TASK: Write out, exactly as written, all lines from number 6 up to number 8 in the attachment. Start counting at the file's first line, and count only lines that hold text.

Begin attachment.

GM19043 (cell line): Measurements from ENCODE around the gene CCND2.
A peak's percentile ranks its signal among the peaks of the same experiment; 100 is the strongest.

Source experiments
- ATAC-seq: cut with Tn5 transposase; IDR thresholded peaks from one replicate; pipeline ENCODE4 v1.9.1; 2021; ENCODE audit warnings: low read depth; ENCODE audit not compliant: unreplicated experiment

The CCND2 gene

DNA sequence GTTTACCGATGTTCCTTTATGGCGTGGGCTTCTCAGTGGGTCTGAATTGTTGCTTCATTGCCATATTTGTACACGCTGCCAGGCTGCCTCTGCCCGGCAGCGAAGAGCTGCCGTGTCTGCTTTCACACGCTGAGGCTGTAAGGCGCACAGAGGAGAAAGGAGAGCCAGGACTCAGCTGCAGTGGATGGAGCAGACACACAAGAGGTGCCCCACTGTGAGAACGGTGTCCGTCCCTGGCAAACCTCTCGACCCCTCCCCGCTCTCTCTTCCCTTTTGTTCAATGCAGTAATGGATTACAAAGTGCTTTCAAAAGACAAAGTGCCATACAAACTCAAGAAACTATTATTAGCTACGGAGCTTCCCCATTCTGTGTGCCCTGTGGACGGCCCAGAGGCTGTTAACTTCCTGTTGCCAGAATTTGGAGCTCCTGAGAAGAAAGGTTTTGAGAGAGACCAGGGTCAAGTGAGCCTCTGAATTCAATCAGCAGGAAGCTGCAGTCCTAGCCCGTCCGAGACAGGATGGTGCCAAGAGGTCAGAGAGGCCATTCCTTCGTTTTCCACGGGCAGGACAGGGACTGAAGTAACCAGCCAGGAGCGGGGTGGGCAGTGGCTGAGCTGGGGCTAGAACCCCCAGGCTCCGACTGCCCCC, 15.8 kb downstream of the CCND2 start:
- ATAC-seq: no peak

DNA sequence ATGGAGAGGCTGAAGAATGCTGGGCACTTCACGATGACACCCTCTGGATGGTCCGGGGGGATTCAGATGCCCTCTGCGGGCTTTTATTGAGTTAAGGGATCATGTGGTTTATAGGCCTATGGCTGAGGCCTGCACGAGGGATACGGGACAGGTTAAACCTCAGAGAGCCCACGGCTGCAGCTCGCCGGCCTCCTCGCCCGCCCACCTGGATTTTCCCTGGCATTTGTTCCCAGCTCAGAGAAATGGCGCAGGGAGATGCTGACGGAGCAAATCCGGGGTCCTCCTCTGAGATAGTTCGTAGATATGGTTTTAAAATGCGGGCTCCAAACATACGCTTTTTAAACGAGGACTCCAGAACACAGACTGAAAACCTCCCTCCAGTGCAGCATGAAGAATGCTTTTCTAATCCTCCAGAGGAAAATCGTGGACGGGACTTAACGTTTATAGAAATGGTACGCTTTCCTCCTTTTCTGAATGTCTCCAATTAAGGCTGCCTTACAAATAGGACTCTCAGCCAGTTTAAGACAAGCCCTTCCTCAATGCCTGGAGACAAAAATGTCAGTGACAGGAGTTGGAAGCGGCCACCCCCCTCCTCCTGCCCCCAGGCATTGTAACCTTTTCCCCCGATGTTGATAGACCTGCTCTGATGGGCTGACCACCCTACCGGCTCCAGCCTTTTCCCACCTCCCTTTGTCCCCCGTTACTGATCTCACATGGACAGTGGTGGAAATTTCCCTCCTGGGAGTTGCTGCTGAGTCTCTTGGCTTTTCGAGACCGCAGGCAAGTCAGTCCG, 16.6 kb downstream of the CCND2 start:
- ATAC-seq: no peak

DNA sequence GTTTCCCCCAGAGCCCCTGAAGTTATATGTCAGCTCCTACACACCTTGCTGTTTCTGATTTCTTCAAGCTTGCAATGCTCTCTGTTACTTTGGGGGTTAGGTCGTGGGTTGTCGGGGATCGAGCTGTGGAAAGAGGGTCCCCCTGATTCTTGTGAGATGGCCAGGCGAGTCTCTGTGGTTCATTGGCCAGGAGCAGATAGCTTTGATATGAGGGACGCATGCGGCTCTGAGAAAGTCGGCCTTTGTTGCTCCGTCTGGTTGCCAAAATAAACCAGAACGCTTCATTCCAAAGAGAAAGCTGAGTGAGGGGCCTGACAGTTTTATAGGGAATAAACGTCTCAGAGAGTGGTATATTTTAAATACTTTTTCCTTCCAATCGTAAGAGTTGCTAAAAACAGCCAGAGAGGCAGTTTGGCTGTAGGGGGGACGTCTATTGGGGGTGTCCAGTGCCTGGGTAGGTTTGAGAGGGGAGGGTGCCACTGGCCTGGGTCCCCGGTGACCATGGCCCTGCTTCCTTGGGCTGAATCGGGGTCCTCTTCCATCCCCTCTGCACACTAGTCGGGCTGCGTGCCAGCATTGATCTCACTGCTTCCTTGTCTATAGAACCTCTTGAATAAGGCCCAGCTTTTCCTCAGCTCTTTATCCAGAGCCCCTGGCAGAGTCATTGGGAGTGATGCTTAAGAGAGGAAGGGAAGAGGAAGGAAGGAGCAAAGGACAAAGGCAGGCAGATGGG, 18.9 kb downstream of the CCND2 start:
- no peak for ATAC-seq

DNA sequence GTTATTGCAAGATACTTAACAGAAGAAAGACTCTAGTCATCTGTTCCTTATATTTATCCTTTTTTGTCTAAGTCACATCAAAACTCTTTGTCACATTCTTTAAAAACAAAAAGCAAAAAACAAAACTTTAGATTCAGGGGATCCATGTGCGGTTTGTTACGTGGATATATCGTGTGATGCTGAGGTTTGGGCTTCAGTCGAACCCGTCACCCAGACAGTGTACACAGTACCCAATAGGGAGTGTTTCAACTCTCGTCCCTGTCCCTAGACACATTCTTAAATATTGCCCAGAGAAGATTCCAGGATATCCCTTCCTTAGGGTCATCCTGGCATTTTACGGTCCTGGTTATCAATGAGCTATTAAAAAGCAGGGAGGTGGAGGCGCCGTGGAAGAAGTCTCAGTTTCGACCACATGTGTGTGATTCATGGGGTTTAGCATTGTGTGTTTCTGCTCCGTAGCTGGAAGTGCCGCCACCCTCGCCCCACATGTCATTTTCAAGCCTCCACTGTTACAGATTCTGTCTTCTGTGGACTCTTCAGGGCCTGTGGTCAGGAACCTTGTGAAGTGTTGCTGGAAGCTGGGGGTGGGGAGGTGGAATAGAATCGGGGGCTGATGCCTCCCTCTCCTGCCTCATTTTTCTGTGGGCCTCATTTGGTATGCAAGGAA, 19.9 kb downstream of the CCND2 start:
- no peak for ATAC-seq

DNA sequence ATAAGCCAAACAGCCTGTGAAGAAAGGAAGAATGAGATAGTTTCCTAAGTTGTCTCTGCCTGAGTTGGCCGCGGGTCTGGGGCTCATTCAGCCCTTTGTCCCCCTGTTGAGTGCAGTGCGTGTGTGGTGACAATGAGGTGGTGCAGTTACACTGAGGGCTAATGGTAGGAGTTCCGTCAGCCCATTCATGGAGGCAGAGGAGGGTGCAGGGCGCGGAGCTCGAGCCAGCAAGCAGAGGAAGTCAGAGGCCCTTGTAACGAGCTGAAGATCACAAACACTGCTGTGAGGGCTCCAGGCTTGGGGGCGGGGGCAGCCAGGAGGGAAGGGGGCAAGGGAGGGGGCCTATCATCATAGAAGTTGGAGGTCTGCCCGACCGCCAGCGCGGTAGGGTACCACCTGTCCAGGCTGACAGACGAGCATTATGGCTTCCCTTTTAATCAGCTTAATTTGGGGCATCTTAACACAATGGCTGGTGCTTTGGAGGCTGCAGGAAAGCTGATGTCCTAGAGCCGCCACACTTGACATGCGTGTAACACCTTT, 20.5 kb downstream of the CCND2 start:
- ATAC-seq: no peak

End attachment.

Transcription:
DNA sequence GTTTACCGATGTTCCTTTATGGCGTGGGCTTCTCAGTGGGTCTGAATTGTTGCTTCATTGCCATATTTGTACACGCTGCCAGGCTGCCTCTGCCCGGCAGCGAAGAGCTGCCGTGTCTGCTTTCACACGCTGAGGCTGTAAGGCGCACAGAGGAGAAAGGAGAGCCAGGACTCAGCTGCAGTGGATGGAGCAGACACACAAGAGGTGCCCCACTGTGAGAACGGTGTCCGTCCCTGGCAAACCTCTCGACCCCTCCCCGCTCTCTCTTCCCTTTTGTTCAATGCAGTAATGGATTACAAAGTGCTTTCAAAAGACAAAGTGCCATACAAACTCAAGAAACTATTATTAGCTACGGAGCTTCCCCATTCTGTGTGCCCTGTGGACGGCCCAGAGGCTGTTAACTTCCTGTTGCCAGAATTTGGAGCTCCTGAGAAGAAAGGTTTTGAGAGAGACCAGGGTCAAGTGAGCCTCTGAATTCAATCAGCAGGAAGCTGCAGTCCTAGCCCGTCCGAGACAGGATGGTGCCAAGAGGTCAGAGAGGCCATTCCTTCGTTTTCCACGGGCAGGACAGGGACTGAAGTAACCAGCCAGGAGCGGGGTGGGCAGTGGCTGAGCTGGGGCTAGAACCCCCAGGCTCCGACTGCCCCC, 15.8 kb downstream of the CCND2 start:
- ATAC-seq: no peak

DNA sequence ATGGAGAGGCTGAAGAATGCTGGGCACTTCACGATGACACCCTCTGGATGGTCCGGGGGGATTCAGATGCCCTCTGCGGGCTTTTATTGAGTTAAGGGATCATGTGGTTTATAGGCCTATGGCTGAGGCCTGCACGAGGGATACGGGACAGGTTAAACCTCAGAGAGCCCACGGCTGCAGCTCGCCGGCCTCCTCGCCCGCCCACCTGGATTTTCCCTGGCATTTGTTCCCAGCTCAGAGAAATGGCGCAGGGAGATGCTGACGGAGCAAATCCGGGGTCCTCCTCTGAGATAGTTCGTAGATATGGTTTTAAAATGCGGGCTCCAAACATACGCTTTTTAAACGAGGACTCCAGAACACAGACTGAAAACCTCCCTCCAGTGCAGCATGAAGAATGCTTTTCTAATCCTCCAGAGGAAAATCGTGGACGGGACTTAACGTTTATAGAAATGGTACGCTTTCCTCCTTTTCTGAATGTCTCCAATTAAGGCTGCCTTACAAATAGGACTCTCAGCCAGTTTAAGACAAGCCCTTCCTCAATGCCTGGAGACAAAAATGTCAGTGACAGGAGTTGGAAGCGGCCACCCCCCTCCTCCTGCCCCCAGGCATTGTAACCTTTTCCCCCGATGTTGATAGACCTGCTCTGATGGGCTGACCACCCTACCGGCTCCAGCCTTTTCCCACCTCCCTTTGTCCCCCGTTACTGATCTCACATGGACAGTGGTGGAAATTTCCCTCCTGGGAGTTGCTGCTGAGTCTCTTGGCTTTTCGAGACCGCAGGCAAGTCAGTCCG, 16.6 kb downstream of the CCND2 start: